What would you suggest we do? We have the fear, as you say. Many of us have the fight you suggest within ourselves.

    Many of us are armed.

    What would you suggest we do now?

    Keep in mind, some of us have options and do not have to stick around to find out what happens.

    • Replies: @Pericles
  197. bomag says:
    @JohnPlywood

    I doubt any of this money (“money”) filters down to the ag sector.

    Meanwhile, Biden’s minions are trying to kill ag in Colorado.

    • Replies: @JohnPlywood
  198. @Alden

    I cooked on a wood-burning stove in my log cabin for seven months. Then I moved in with my dad, and we cooked together. I even taught him my beans and rice recipe. He taught me many things, including the Belgian waffle recipe I use to this day. (Beat the egg whites. You don’t need baking powder at all. The air in the whites is all you need. Fold them in.)

    I worked as a cook in a cafeteria one year to earn room and board in college. Then I worked as a prep cook at a semi-famous Boulder restaurant that summer. Cher came there, and we were all on alert! LOL.

    Many years later, I married the most fantastic woman who cooks like a five-star chef. I am in food heaven.

    Cook. Indeed. Just cook.

    • Replies: @Alden
  199. Dumbo says:
    @Alden

    But where is he wrong?

    Cooking used to be a thing done mostly by women (wives/ mothers/ grandmothers) who generally excelled at it or at least were able to prepare good and generally healthy food. (Except for barbecues, which were prepared by men, but those were arguably less healthy). And that was true even among the poor.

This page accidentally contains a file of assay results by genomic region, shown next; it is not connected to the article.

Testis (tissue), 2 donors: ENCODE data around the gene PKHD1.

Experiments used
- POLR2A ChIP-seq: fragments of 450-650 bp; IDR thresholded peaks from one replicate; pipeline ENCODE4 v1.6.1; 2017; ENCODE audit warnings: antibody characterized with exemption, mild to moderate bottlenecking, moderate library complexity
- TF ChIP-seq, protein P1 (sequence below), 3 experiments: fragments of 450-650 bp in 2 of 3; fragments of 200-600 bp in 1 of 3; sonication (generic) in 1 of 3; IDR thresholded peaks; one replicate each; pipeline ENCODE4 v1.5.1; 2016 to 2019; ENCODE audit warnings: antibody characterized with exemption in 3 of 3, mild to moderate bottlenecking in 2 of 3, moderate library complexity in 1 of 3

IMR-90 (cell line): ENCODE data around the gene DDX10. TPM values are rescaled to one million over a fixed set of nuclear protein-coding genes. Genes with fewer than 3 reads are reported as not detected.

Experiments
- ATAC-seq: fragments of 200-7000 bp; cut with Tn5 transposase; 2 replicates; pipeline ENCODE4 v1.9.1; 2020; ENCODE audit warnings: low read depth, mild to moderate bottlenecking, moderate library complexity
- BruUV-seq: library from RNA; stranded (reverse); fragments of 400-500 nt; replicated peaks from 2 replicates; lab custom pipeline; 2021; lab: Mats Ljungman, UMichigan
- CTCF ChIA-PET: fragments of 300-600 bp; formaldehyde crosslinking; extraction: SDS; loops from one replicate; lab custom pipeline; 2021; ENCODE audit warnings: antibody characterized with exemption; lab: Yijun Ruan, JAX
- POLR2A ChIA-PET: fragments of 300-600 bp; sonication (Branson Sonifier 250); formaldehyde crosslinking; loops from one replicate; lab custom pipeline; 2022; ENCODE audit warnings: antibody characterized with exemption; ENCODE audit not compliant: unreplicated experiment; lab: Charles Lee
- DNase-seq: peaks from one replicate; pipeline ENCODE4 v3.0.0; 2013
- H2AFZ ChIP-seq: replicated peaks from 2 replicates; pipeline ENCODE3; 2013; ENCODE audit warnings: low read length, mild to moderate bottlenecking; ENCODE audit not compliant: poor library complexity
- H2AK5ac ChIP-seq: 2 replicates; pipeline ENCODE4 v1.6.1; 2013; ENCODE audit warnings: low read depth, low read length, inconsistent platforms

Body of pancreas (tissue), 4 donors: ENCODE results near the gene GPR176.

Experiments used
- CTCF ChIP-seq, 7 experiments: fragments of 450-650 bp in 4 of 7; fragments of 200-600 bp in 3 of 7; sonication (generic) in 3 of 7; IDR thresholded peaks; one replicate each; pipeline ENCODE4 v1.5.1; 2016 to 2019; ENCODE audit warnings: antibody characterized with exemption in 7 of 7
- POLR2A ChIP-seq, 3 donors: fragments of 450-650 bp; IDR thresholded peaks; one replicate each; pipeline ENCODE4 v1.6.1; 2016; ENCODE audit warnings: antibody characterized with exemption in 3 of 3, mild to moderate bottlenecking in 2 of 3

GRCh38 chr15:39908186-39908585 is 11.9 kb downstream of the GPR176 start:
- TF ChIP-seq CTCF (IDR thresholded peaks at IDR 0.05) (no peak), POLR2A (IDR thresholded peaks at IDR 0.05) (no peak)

Nowadays, for many women it became more of a lifestyle thing, and more about “gourmet” food than daily stuff, while for many others, it is viewed as “oppression” or just something they are just not so interested in.

    I suppose the rich still eat very well, but the middle classes a bit less well than before (food is getting pricier too), and the poor, basically they don’t cook at all and just eat atrocious readymade food. No wonder most people are obese.

  200. Mike Tre says:
    @Jack D

    Look at the kid’s eyes. She knows she’s fucked.

  201. Muggles says:
    @Je Suis Omar Mateen

    Most poor people are imbeciles with no self-control, so they gorge on cheap carbs instead of cheap proteins.

    Uncle Samantha lies to us 24/7/365.

    Although I often disagree with you, you did good here today, with this one.

    I think cooking is a lost art. People too “busy” watching screens or something. Electronic drugs.

    There is a reason why around every population center, they are ringed with businesses which sell $2 worth of food for $12. Yes, some cheap labor, rent, build-out. It is hard to find any other product/service with such high markups.

    Yet strangely, these places are frequented with poorer people who claim that they can’t afford to eat properly. It is worse than lottery tickets. A waste of money but they don’t kill you in the long run.

  202. @Jack D

    Jack, my heart aches to know that that baby suffered such a painfull death. There is no place for her POS mother in humane society.

    • Agree: Buzz Mohawk
  203. @Buzz Mohawk

    I use a Lodge 15″ cast iron skillet to make homemade pizzas. Works like a charm.